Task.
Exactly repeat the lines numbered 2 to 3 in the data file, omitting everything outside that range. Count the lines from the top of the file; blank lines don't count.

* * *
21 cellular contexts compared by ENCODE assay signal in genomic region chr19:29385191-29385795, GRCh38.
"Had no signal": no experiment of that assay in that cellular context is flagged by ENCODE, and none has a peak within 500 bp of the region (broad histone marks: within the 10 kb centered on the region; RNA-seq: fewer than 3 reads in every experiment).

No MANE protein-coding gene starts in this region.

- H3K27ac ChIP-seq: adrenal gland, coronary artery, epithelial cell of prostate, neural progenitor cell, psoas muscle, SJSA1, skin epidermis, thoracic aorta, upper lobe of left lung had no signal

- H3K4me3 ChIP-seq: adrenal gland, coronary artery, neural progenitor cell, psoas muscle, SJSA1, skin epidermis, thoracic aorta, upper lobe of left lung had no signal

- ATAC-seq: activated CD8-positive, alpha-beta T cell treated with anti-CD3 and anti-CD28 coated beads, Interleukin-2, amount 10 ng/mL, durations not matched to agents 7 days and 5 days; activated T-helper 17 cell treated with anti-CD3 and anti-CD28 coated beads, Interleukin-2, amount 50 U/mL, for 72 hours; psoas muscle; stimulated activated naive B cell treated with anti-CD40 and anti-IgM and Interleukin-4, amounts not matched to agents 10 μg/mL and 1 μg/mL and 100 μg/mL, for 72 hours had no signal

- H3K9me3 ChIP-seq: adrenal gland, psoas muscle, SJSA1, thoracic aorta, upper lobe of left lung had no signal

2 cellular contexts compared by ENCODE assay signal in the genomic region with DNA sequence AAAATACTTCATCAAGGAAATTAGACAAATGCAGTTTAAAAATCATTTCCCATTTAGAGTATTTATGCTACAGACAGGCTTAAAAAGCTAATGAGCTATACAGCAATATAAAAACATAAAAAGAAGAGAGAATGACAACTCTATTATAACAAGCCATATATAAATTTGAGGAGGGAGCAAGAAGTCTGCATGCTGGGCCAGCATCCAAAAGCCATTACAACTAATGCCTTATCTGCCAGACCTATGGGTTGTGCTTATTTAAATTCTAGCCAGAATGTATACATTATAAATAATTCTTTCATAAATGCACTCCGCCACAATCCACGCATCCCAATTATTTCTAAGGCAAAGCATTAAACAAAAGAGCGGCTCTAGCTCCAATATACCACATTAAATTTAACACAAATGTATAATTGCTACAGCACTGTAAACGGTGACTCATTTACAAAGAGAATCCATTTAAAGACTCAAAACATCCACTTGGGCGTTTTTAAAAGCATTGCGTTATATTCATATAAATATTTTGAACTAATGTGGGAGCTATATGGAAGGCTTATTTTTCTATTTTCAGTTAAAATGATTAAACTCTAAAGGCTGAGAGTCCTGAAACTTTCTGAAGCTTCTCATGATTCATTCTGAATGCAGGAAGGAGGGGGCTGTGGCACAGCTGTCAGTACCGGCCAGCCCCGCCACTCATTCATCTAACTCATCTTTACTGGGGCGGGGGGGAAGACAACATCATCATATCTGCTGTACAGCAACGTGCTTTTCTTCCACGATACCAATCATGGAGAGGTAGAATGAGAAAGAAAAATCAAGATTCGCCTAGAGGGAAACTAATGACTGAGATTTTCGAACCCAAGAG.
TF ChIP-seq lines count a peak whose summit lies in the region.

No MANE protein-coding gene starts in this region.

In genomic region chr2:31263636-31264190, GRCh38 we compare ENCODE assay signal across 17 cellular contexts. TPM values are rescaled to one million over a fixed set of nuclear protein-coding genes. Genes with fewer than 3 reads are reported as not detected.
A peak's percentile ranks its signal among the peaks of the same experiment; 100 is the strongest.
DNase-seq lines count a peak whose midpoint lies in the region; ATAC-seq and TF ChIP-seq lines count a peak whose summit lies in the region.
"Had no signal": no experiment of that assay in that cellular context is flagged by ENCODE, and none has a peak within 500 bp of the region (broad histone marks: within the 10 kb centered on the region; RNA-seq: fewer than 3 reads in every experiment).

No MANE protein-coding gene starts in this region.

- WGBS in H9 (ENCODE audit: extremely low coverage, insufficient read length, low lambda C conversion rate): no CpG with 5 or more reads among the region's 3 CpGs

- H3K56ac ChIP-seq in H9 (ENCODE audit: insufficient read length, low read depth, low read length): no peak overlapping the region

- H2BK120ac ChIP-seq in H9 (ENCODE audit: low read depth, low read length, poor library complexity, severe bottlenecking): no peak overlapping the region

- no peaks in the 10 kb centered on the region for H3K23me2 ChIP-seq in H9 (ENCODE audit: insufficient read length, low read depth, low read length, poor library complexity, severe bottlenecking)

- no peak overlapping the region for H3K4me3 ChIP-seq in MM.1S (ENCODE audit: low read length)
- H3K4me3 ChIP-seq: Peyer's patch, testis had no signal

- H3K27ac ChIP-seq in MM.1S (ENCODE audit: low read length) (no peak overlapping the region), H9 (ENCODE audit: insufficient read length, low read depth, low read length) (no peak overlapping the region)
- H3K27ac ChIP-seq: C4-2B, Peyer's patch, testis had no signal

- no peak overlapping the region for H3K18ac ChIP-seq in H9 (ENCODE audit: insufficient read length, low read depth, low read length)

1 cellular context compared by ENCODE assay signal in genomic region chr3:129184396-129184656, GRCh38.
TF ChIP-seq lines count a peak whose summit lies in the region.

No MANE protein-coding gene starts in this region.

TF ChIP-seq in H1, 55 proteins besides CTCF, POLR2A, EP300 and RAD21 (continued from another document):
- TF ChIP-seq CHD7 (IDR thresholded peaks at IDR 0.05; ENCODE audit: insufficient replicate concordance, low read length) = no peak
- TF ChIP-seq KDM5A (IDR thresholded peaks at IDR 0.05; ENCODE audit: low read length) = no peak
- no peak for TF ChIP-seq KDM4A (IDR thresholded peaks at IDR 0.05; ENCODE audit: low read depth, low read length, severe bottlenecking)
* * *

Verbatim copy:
"Had no signal": no experiment of that assay in that cellular context is flagged by ENCODE, and none has a peak within 500 bp of the region (broad histone marks: within the 10 kb centered on the region; RNA-seq: fewer than 3 reads in every experiment).

No MANE protein-coding gene starts in this region.